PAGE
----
3. Proposed 1.704(c)(3) and (c)(4) imposes a potential double penalty for unintentional abandonment of an application. The applicant loses time if the case becomes abandoned (even if it is due to the loss of a paper by the PTO) and then more time is lost if the petition to revive is not filed within 2-months of the date of abandonment. It would be fairer to have only one time reduction for abandonment and revival that combines these subsections. Also, there should be some mechanism for reinstatement of this time if the abandonment is not due to the fault of the applicant.4. Proposed 1.704(c)(6) states that failure to file the basic filing fee, any English translation or an oath or declaration executed by all of the inventors constitutes a failure of an applicant to engage in reasonable efforts to conclude processing or examination of an application. The Section opposes this proposed rule. One of the applicant's key concerns is obtaining an early filing date. Oftentimes this means filing an application before obtaining an executed oath or declaration, a translation or even payment of the filing fee. This does not mean that an applicant has failed to engage in reasonable efforts to conclude processing or examination of an application. To the contrary, applicants generally act diligently to obtain signed declarations and certified translations to avoid the payment of late filing fees. Sometimes it is extremely difficult to obtain a signed declaration from an uncooperative inventor. Again, this does not mean that applicants are failing to engage in reasonable efforts to conclude processing or examination of an application. Since the Office is not required to submit a first action until 14-months after the filing date, there would seem to be some room to compromise and to permit applicants to file a signed declaration, a translation and/or a filing fee at some reasonable period of time after the filing date (e.g. 3-months). Fulfillment of the requirements of 35 U.S.C. 371(c) and 1.494 or 1.495 should also be permitted to be made subsequent to the date the International Application was filed, for the same reasons. (See proposed 1.704(c)(7)). It is also believed unnecessary to require formal compliance of the specification with 1.52, of the title and abstract with 1.72, of the drawings with 1.84, and of a sequence listing with '' 1.821-1.825 as of the filing date of the application (see proposed 1.704(c)(91)). Again, since an action by the Office can be established up to the 14-months without penalty, applicants should be permitted some period of time (e.g. 3-months) after the filing date to satisfy all formal requirements. See also General Comment.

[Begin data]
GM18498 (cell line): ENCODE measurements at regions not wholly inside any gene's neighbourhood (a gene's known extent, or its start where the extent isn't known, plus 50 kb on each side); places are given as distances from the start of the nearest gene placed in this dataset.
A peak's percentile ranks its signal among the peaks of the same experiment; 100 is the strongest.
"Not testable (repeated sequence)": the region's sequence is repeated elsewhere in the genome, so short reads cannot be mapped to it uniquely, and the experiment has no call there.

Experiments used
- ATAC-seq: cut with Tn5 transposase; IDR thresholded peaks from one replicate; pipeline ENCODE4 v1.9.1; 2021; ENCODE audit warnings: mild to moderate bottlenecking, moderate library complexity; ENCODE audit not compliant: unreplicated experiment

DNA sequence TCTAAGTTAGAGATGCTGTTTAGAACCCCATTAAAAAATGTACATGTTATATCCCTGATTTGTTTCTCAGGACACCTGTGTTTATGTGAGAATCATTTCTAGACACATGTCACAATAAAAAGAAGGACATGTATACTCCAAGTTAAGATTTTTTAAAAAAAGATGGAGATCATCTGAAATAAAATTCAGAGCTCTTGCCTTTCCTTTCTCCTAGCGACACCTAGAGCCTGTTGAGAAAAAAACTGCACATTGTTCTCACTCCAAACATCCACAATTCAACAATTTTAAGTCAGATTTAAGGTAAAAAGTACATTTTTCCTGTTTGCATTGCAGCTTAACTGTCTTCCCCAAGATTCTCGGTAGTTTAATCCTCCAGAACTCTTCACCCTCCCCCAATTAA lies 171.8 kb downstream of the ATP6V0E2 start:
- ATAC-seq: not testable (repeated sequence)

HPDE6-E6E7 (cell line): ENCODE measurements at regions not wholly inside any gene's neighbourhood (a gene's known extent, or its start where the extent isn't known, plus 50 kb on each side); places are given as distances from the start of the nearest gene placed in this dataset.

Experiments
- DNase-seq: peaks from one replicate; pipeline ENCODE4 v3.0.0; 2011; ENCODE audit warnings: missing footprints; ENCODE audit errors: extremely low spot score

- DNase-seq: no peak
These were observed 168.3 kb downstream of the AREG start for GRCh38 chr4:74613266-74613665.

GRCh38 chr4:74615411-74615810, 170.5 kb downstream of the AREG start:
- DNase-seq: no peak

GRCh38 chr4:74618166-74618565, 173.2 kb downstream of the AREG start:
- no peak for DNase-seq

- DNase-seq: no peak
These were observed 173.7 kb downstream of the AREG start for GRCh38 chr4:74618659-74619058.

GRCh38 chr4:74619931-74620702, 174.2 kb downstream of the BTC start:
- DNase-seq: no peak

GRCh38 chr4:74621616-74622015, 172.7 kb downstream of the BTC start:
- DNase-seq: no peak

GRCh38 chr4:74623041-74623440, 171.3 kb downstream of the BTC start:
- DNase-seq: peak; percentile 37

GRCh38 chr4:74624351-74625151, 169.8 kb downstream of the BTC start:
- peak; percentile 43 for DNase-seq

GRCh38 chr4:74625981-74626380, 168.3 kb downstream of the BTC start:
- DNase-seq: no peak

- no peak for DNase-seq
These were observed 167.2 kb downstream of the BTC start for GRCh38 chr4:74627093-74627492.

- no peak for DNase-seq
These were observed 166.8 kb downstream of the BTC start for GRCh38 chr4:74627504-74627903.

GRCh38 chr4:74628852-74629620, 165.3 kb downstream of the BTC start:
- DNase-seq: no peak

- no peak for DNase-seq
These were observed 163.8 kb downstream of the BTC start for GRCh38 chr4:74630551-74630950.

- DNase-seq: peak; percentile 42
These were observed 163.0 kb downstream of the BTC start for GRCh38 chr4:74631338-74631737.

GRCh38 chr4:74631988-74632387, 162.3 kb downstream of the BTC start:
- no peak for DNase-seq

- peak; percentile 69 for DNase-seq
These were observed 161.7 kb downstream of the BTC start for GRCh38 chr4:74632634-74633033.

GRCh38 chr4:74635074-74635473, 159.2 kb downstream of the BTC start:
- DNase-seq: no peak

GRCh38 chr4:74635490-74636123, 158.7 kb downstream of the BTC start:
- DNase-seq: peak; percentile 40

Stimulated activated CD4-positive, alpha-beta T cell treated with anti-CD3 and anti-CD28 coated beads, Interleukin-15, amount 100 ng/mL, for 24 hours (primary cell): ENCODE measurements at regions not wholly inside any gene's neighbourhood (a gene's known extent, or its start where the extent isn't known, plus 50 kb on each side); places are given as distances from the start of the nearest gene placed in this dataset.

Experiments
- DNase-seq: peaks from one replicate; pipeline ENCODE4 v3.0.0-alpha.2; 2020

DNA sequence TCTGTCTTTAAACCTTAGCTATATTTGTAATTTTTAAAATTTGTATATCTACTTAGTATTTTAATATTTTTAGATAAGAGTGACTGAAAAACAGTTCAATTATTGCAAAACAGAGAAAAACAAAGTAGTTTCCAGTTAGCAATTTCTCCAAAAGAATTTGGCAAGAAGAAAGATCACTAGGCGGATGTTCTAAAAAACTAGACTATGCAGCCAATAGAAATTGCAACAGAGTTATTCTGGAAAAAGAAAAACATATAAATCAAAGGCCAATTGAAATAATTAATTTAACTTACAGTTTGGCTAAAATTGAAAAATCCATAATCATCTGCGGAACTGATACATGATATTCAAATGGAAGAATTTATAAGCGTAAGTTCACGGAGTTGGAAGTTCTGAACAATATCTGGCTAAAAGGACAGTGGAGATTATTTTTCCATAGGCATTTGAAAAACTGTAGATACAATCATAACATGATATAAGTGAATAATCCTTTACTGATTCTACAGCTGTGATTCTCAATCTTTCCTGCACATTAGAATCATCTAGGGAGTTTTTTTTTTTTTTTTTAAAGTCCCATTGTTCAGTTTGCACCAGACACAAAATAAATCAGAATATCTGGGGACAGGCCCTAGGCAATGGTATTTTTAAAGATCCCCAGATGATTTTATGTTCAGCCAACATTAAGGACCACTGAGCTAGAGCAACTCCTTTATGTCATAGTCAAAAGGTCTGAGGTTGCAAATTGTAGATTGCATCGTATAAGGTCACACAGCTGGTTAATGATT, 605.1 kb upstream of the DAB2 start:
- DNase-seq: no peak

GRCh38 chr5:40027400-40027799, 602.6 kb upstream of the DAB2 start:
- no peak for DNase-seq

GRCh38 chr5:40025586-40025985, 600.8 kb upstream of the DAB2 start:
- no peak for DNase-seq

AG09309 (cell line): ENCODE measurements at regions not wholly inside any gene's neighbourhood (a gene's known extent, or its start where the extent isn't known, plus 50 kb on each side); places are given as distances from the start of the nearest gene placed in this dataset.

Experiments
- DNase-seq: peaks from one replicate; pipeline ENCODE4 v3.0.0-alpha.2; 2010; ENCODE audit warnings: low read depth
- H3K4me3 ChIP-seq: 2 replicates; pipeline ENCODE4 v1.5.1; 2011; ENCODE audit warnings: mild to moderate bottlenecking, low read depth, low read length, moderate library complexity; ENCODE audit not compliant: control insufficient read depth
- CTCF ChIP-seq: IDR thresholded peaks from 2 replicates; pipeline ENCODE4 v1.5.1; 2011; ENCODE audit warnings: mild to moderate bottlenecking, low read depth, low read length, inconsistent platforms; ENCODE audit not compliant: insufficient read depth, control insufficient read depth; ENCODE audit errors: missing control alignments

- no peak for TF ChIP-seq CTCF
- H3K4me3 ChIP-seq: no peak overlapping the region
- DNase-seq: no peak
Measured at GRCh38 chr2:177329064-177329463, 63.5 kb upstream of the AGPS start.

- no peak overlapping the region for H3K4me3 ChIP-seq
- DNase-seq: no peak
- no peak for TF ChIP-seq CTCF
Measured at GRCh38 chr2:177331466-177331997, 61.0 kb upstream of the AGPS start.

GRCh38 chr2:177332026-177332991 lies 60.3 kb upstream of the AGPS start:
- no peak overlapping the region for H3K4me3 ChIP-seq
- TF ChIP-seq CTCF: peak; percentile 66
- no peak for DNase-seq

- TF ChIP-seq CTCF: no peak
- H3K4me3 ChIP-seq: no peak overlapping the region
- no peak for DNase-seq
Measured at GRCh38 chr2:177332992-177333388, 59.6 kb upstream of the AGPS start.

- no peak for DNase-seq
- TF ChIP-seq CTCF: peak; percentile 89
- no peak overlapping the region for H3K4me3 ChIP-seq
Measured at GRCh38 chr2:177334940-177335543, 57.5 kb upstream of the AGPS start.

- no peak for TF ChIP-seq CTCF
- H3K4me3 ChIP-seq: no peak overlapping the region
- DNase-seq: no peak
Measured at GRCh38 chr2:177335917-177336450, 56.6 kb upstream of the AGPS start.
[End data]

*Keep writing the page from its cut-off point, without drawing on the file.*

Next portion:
5. Proposed 1.704(c)(12) states that submission of a supplemental reply or other paper after a reply has been filed constitutes a failure of an applicant to engage in reasonable efforts to conclude processing or examination of an application. The Section opposes this proposed rule. Oftentimes, a supplemental reply expedites prosecution and avoids the necessity of continued examination. Accordingly, the filing of a supplemental reply should not have an automatic negative impact on the term.